Our second sightseeing day started with the train journey on the GO Transit from Port Credit to Toronto Union Station. A short walk from Union Station took us to the CN Tower.
In Toronto the area south of the railway tracks near to Union Station are known as the Railway Lands. As the CN (Canadian National) and the CP (Canadian Pacific) railways moved their support operations out-of-town, the land became available for redevelopment. The most iconic and tallest building is the CN Tower. Construction started in 1972 and completed in 1976. Until 2007 the CN Tower was the tallest unsupported structure in the world.
Approaching the CN Tower, there is a water feature that represents leaping salmon, called Salmon Run by the artist Susan Schelle. This area between the CN Tower and the Skydome (now called the Rogers Centre) was named the Bobbie Rosenfeld Park in 1991.
As we had purchased Toronto Pass tickets in Casa Loma we already had discounted admission to the main part of the tower. However we queued for tickets to Skypod. Passing from the entrance lobby to the lifts, we passed a life-sized moose dressed as a Canadian Mountie.
Leaving the lifts in the main viewing level, the whole of downtown Toronto was spread out. To the south is Lake Ontario, east and west is the lakeshore, whilst to the north the city is spread out towards Casa Loma and beyond. Next to the CN Tower to the west is Skydome, the home of the Blue Jays baseball team. This was bought by Rogers Communications in 2005 and renamed the Rogers Centre.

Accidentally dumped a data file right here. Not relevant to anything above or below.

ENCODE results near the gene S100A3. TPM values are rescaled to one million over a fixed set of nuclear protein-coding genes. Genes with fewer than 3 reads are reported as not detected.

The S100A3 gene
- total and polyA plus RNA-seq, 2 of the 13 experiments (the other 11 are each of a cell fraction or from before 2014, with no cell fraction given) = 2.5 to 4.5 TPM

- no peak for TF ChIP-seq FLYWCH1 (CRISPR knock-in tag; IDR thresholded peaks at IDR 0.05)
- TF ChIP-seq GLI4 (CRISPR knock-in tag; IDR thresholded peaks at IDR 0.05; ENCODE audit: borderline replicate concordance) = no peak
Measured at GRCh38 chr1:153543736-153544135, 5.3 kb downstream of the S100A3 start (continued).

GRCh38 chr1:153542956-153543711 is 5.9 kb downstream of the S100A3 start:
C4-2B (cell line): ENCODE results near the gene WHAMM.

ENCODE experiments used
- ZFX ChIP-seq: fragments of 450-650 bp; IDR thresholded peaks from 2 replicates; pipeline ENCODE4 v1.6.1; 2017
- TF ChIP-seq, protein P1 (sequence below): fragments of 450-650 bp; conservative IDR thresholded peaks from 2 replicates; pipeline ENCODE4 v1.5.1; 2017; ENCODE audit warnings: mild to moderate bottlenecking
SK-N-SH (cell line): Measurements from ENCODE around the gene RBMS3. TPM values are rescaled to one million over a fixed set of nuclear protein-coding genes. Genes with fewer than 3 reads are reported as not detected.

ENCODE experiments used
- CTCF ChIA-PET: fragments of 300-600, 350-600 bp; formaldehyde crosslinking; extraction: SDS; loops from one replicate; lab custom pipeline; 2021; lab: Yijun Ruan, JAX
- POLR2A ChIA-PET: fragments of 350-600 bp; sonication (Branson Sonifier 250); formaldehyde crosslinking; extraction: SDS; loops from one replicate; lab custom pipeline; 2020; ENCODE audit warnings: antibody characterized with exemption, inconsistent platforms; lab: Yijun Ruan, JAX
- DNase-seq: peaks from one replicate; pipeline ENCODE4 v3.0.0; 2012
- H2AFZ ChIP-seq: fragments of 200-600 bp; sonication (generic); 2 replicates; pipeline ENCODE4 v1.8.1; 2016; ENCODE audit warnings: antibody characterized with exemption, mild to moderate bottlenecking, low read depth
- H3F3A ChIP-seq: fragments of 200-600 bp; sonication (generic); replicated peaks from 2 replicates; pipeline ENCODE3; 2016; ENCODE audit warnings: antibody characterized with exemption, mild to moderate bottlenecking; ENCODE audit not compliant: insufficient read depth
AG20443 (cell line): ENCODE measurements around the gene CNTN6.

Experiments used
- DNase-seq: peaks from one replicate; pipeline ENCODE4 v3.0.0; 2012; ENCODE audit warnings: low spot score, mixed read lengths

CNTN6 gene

From the main visitor area, there is a short lift ride to Skypod further up the tower. From there the participants of The EdgeWalk can be seen. Added to the tower on the roof of the 360 Restaurant this provides a barrier free walk around the outside of the tower.
Visible from the tower is the redevelopment of the Toronto Harbour. No longer the industrial wharves, now there is a marina, the WestJet Harbourfront Centre, the Power Plant Gallery and the landing stage for tourist trips round the harbour.
With lunchtime approaching, we decided to treat ourselves to a meal in the 360 Restaurant. Sitting at your table, the view is constantly changing, taking around an hour to complete a full revolution.
Finally, returning to the past use of the land, to the west of the CN Tower are the siding were the GO Transit trains are stabled during the day when not required.
To the east is Toronto Union Station which is currently undergoing extensive development.
Once we got to the bottom of the tower we visited the souvenir shop prior to heading across the road to the Toronto Railway Museum, based on the remaining extant roundhouse. More of that visit another time.